Canine Diverticulitisby Deborah Lundin
Treatment for diverticulitis often requires a change to moist food.
Diverticulitis is a condition that affects the digestive tract, causing inflammation and infection. Diverticula, small pouches within the digestive tract, trap food or fecal matter, resulting in infection and inflammation. As an infection worsens, ruptures are possible. Diverticulitis is most common in the large intestine but can occur in any area of the digestive tract, including the esophagus. Diverticulitis is a chronic medical condition that requires regular monitoring by a veterinarian and dietary modifications.
Symptoms of diverticulitis in the large intestine include abdominal pain on the left side, cramps, bloating, spasms, fever, diarrhea and vomiting. The severity of the pain depends on the intensity of the infection. Bowel movements may be frequent, with watery and loose stool. As the pockets rupture, small blood vessels may also rupture, leading to blood in the stool.
Diet seems to play a role in the risk for diverticulitis in the large intestine. Low-fiber diets and regular bouts of constipation increase the risk of fecal buildup in the large intestine, increasing the risk of inflammation and irritation. A genetic predisposition to developing the condition may exist, though no specific breed is known to have a greater risk.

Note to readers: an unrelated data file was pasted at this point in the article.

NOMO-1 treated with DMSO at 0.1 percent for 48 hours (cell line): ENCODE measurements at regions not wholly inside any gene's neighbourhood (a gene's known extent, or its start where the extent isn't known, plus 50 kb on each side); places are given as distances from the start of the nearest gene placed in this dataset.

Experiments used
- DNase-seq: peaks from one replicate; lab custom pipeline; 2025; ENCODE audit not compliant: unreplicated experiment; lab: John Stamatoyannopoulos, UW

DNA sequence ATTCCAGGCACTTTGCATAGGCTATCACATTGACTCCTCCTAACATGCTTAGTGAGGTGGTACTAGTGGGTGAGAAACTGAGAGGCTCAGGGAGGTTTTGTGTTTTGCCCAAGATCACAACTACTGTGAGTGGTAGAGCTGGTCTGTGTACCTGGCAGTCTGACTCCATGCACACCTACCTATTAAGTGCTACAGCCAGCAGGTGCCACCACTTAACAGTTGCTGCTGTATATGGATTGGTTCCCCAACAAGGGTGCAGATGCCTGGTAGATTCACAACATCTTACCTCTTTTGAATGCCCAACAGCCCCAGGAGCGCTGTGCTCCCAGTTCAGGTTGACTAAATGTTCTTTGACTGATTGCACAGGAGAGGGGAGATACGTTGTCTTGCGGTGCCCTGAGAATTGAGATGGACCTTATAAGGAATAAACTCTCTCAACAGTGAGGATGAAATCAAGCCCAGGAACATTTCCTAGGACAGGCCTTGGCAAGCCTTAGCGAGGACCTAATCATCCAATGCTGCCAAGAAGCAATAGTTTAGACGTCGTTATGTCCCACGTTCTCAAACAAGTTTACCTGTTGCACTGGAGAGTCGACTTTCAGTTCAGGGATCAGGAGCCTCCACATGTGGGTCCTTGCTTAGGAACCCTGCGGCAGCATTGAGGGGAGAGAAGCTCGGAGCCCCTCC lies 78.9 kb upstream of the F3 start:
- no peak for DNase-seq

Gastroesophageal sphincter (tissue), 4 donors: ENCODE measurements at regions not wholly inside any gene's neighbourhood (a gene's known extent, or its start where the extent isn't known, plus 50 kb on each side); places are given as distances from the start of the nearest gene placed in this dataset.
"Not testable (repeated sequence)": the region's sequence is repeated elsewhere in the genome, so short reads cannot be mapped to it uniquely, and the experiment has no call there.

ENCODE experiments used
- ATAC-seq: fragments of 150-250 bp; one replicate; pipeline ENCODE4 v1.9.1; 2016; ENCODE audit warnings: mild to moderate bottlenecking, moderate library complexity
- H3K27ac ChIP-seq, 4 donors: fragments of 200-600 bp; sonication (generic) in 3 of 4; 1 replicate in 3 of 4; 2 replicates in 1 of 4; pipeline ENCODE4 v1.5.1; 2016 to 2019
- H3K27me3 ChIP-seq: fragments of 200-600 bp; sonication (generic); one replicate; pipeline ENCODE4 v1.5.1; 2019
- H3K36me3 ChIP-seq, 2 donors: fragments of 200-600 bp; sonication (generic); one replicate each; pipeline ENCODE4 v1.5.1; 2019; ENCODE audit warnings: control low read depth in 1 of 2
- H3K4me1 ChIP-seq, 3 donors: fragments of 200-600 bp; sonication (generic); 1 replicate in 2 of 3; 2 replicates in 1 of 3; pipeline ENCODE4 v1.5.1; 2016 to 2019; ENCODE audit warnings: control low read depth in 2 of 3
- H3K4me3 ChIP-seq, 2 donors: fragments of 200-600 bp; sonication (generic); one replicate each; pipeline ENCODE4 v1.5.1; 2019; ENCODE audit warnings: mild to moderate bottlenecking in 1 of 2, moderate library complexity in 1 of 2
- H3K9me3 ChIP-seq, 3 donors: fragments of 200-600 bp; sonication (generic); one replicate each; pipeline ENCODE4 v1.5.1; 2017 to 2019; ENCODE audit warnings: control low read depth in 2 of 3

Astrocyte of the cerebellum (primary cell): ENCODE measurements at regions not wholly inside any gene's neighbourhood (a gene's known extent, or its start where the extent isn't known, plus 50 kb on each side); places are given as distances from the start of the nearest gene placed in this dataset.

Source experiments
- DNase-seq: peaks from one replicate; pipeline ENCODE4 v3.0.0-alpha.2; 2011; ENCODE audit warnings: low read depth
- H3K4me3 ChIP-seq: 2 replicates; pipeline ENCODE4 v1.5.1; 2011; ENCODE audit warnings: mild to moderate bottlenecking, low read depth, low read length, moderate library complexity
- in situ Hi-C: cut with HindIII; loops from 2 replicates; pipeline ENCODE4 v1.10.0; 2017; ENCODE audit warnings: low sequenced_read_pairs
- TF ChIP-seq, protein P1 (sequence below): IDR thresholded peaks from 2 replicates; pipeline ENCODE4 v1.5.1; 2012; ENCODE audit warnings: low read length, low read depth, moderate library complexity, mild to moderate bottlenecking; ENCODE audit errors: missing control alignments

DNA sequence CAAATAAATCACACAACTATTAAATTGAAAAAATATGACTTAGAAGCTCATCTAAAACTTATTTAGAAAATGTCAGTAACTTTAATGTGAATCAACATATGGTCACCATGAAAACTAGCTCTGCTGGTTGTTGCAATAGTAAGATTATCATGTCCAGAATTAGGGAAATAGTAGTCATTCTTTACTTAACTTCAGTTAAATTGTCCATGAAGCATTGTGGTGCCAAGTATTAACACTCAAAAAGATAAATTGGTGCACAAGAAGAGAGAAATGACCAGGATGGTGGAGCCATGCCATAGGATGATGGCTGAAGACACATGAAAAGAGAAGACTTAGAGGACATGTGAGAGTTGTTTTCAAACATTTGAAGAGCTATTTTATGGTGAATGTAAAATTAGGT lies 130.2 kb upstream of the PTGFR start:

Treatments for diverticulitis of the large intestine often begin with a change in diet. Your veterinarian may recommend moist foods, foods high in dietary fiber, and easily digestible foods. Antibiotics treat possible bacterial infections common with diverticulitis; pain medications may be necessary to reduce your dog’s pain. In serious infections, surgery to resection the large intestine may be necessary.
In addition to the large intestine, the esophagus is another common location for diverticulitis in dogs. Pouches form in the esophageal wall, trapping food. In addition to the symptoms seen with lower intestinal diverticulitis, you may notice difficulty swallowing, lack of appetite, coughing, weight loss and respiratory distress. As food becomes trapped in the esophagus, there is an increased risk of it passing into the lungs. This increases the risk of aspiration pneumonia. Treatments include a change to a soft, bland diet and, in severe cases, surgery.
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